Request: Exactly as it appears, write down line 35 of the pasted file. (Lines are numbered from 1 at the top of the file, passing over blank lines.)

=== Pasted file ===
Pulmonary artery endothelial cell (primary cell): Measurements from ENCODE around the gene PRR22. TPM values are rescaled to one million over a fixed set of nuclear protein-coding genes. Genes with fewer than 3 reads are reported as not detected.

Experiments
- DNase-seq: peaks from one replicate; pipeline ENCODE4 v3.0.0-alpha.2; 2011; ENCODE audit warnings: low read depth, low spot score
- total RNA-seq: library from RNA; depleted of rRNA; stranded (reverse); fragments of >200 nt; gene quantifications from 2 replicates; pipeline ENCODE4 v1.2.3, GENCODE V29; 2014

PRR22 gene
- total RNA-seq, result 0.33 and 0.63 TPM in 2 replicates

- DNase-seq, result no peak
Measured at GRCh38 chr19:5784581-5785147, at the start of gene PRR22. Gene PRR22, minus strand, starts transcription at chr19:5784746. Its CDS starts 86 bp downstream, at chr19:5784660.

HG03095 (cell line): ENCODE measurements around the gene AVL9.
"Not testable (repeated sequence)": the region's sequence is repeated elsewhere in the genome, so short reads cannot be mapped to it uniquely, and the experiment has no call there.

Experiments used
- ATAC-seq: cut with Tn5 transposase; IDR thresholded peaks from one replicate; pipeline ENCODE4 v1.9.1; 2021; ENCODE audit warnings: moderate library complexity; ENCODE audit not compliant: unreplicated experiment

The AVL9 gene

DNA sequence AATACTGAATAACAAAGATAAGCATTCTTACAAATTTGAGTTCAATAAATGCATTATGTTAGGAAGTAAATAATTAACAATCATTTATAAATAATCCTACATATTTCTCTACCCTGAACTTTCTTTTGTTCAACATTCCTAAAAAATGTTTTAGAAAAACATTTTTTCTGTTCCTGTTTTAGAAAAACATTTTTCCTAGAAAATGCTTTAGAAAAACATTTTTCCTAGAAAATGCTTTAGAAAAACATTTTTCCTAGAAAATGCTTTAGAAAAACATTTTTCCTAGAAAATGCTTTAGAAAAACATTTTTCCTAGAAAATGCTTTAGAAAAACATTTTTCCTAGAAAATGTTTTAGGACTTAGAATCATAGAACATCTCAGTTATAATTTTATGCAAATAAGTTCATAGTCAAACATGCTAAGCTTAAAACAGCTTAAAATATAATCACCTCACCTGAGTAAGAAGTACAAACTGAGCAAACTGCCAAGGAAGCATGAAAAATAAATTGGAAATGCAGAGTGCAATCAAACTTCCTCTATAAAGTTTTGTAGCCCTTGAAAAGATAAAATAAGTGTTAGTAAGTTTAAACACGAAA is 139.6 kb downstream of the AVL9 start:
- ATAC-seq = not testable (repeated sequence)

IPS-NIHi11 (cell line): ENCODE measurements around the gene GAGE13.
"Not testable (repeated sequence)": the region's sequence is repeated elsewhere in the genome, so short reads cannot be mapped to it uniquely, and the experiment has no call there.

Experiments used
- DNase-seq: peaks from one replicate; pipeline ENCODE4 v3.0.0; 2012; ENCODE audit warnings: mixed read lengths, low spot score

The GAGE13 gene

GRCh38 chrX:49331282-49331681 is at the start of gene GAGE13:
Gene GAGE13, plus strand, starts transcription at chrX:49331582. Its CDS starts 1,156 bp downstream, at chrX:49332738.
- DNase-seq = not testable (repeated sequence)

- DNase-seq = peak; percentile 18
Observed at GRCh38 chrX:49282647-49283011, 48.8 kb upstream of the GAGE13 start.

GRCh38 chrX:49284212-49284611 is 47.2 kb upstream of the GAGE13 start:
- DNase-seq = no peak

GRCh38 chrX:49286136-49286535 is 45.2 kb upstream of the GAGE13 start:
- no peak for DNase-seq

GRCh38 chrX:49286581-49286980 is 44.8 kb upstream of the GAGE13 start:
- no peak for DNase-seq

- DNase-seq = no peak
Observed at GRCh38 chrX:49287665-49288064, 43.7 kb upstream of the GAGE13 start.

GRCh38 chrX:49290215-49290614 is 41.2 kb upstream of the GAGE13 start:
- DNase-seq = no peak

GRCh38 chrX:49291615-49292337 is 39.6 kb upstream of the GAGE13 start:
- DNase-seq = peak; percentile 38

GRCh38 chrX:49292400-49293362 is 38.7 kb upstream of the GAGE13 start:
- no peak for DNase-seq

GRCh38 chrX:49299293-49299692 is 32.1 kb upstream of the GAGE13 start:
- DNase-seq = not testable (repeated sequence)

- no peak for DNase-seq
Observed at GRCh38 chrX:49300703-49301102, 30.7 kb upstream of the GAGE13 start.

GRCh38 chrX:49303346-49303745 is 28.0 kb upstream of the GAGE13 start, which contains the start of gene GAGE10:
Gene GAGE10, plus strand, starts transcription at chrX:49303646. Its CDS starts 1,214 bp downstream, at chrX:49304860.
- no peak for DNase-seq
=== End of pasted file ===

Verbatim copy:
- DNase-seq = no peak